I've been using InDesign for over 10 years now. When it comes to laying out text, it's simply the best. It doesn't matter if I'm laying out one page or one thousand, I will always start with InDesign. There are a ton of features to make your life easier when creating layouts, but five powerful features stand out to me the most:
1) Master layouts: You can add elements to the master spread, and it will be copied to every spread (old or new). This serves as the base layer of each page, allowing you to add things like logos, design elements, page numbering and more. And if you have a page that's an outlier, it's just as easy to override it.
2) Grid, gutters and bleeds. You can create columns and rulers with completely customizable gutters, which help you maintain design consistency through the whole layout. If you add these to the master layout, you instantly have a grid system for your whole project. If you require them, bleeds can also be automatically added to the print file so that your printer knows where to trim the pages.
3) Character/paragraph styles. I feel like this might be a hidden gem, but the character/paragraph style tab allows you to create font styles (face, weight, kerning, etc) that are applied throughout a project. If you want to change all of your paragraph headers to bold, you can just edit the style and it's applied everywhere!
4) Text overflow tool. This is one of the most basic tools in InDesign but possibly the most powerful for layout work. You can paste all of your text in a single text node, and then split that node up into multiple, smaller boxes across many pages! You can move and resize the boxes freely to fit the text in exactly how you want it.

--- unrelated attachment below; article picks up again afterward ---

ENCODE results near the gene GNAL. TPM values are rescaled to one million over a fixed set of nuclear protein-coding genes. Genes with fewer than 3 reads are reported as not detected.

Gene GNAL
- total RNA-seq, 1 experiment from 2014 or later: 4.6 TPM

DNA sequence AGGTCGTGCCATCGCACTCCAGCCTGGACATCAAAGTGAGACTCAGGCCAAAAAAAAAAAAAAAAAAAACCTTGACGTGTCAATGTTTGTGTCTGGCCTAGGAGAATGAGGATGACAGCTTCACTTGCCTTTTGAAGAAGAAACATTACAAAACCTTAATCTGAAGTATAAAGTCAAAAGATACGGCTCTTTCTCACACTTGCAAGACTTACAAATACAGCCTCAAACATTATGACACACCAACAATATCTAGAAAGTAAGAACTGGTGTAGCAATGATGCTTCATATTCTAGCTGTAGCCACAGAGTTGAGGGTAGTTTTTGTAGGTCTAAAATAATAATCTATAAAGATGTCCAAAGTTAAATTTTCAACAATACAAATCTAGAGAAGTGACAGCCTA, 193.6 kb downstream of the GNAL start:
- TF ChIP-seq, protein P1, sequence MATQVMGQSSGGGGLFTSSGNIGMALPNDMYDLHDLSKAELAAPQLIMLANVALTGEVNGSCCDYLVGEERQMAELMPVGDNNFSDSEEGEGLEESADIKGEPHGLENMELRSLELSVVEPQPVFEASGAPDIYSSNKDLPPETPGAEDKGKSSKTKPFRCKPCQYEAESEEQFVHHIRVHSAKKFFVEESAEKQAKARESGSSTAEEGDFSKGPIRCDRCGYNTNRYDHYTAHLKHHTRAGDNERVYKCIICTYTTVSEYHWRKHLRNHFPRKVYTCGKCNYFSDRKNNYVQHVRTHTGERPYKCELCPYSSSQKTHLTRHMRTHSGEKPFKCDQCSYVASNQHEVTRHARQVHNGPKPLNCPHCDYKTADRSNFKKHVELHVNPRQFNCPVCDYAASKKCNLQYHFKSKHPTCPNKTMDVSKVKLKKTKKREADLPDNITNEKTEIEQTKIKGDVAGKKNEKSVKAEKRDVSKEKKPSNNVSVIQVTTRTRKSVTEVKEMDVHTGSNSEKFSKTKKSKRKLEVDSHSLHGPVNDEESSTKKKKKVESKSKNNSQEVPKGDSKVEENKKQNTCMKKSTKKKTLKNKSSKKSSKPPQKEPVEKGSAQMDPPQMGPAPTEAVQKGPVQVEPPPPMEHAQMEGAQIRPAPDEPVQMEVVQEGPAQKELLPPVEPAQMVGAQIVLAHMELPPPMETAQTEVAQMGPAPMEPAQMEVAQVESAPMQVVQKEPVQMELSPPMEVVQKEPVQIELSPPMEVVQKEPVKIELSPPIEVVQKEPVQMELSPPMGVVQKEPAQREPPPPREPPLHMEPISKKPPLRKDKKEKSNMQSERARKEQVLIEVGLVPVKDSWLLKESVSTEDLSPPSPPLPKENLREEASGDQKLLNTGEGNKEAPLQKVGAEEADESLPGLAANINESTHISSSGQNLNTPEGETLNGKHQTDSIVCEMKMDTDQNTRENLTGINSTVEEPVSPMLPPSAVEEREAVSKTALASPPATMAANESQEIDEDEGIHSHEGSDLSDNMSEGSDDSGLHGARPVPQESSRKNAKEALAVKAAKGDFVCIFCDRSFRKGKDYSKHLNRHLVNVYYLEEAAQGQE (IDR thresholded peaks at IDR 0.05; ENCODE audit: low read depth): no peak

5) Preflighting/packaging. All of the tools required to send a document to print are built into InDesign, including the ability to generate a folder that contains all of your fonts, images and other assets. This can be sent to a printer, and they can print your project directly from it, so that none of the assets are missing. Or, if you'd prefer, you can simply export to a print-ready PDF.
There's so much more InDesign has to offer too, from the built-in asset manager to the ability to export interactive PDFs.
Sometimes really large projects can take a while to load, or will crash while scrolling through. This has gotten better in recent years, though.
I've you've ever struggled to wrangle chunks of text into a layout, try InDesign. It offers a ton of tools to make it easier while still allowing you to have 100% control over your design and layout.
All of our layout work is done in InDesign. We can easily create projects over a hundred pages long and send them to the printer with confidence that they will turn out perfectly. It's also my go-to for any kind of single page project like a flyer or newsletter template.